Why IndyCar Should Be Thankful
As we approach the Thanksgiving holiday, I thought that it might be appropriate to list a few things that the Izod Indy Racing League should be thankful for. So in the spirit of Thanksgiving, here are a few items that fans and anyone involved with the league should be grateful for, in no particular order…
The Izod Sponsorship – There was not a whole lot of imagination required to come up with this one. At a time when economic uncertainty surrounds almost every industry, the IRL landed the golden goose with the deep pockets and vast marketing power of Izod parent company Phillips-Van Huesen. There is to be an influx of cash but more importantly, they have the ability to reach out and tap into an entirely new fan base for the series. The six-year deal also lends an air of stability and makes it a little easier for teams to close potential sponsorship deals.
Team Penske and Target Chip Ganassi Racing – Although everyone complained that these two teams won sixteen of seventeen races in 2009, we should be thankful we have these teams to shoot for. Other than whoever Danica Patrick is driving for, these are the most visible teams in open-wheel racing. They are the Steelers and Cowboys; the Yankees and Red Sox or the Celtics and Lakers. They are two teams that have been at it for years. Each team may have its down years, but year in and year out – one or both of them is the team to beat. Before either team moved over to the IRL, there was not a whole lot of satisfaction or notoriety involved in beating Cahill Racing or Bradley Motorsports. Like them or not, they set the standard for the rest of the series.
Danica Patrick – If you’ve been reading this site for very long, you probably realize I’m not a huge Danica fan. I see her as a slightly better than average driver that tends to be a little too conservative. She never seems to push the car to the limit, but she usually brings her equipment home in one piece. At least she isn’t one of those drivers who toils near the back of the field and still find a way to put it in the fence.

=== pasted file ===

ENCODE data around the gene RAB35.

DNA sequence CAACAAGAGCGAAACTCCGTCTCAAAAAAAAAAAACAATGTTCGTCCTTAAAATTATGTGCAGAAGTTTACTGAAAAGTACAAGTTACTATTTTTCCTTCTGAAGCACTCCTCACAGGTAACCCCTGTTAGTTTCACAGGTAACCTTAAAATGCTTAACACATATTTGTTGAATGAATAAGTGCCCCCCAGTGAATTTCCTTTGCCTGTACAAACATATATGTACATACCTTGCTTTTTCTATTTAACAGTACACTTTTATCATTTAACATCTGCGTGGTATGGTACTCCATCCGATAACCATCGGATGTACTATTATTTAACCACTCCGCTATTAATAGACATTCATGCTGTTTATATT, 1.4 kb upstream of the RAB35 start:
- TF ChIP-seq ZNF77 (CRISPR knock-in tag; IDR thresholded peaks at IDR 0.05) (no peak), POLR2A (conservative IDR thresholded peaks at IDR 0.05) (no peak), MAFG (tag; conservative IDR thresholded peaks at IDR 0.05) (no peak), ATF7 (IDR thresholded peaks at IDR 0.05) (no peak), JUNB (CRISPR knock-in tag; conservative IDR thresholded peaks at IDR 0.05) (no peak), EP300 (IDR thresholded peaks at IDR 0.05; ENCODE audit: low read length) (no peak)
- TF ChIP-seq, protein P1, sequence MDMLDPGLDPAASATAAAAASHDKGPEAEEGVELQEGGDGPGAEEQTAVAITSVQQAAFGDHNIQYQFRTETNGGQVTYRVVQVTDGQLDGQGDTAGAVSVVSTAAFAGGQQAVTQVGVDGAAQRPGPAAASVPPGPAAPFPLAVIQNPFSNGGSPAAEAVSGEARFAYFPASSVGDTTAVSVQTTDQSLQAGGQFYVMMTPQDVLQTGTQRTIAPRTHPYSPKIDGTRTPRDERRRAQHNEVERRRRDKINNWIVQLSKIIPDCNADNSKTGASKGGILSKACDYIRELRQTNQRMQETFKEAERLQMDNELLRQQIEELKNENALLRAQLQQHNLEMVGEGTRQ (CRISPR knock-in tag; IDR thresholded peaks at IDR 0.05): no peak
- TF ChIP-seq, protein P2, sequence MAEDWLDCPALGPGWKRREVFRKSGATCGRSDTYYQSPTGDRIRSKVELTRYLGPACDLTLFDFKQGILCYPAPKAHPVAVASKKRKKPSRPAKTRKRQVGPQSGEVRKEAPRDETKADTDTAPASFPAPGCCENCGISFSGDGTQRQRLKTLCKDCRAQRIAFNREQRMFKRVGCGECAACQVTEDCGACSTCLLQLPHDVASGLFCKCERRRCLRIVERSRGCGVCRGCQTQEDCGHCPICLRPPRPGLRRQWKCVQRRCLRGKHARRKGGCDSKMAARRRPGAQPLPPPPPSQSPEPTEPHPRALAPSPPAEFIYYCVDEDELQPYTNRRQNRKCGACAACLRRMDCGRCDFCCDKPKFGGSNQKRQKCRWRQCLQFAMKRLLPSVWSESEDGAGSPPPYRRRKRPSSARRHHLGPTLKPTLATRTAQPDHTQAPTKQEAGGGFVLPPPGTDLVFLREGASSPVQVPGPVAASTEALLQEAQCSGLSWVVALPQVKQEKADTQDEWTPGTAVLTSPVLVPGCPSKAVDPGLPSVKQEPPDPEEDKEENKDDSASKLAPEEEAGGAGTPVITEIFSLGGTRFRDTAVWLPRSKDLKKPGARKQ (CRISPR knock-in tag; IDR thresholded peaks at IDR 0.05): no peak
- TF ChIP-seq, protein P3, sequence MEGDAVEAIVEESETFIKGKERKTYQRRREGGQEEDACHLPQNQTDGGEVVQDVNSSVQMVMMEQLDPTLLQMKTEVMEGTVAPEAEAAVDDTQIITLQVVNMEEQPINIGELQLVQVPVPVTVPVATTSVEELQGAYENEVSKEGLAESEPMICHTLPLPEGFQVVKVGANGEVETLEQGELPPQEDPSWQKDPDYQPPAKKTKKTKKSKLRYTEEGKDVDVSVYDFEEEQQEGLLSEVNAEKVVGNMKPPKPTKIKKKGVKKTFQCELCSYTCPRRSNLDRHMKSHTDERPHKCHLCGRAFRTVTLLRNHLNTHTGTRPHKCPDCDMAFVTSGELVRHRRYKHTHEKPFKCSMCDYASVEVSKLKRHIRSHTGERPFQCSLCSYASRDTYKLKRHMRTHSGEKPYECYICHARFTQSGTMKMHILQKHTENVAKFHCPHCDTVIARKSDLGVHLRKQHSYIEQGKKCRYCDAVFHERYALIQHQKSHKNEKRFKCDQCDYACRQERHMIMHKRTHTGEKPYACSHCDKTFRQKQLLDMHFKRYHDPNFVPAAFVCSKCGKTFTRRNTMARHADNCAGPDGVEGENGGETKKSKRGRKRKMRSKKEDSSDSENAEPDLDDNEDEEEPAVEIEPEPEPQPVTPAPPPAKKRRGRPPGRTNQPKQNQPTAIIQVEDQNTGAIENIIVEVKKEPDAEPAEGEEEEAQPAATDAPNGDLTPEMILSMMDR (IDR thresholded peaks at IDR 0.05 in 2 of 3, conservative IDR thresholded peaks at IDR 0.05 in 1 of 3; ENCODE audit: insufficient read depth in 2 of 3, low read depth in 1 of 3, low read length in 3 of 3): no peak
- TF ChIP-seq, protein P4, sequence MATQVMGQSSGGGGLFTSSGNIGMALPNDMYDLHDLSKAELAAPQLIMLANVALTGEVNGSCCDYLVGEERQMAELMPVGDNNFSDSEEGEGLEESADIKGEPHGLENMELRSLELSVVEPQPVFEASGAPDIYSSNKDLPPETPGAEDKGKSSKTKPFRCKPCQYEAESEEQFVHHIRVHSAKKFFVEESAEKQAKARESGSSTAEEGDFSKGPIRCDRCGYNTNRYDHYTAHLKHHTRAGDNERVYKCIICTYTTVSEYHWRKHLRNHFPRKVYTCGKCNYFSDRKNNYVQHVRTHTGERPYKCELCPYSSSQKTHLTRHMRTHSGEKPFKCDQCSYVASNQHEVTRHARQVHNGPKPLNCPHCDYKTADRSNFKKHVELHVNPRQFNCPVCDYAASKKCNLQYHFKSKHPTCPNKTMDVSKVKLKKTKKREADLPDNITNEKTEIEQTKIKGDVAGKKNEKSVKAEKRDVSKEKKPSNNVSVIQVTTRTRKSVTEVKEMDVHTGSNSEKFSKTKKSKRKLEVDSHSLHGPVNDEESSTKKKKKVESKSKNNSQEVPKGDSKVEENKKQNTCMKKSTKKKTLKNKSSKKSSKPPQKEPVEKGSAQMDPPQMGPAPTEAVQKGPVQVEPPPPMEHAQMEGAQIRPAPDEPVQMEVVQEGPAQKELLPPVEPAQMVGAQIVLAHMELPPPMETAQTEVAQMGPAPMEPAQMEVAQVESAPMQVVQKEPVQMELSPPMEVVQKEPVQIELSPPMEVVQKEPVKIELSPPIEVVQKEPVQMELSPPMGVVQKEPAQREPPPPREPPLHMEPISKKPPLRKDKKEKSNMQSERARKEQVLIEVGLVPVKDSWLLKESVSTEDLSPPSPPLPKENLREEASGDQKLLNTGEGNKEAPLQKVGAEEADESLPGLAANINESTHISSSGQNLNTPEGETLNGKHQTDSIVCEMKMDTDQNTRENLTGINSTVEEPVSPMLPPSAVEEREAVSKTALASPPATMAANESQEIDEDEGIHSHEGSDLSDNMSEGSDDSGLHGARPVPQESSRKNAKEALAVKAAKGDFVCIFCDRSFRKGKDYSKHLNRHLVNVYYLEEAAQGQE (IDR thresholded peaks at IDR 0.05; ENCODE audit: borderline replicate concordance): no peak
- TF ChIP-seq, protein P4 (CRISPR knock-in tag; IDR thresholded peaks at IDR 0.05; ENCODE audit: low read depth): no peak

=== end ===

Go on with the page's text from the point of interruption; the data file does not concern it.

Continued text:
Even though I sometimes resent the attention she gets, at least someone is getting attention. The thought has been that she would generate interest and these new fans would stick around once they sampled our product. That hasn’t been the case. Instead, we’re stuck with a bunch of drunk, overweight guys wearing Danica T-shirts that seem to hang around the track thinking they might actually get to date her. Maybe Izod can devise a way to retain these new customers sampling her brand.
Honda & Firestone – These companies are more than just partners or vendors to the league. They have both taken the initiative to work with the IRL to do whatever it takes to keep their product on the track. Honda reluctantly became the sole engine provider as their competition withered away after the 2005 season. They detuned the engines to improve reliability and have worked with the league as they switched from methanol to ethanol. They are encouraging other manufacturers to join the series but they have made it clear they still want to participate. Firestone has also worked with the league to provide a safe yet reliable tire. It speaks volumes for Bridgestone-Firestone engineers that they are the only tire company that has not been embarrassed by bringing a faulty tire to the Indianapolis Motor Speedway in the last few years.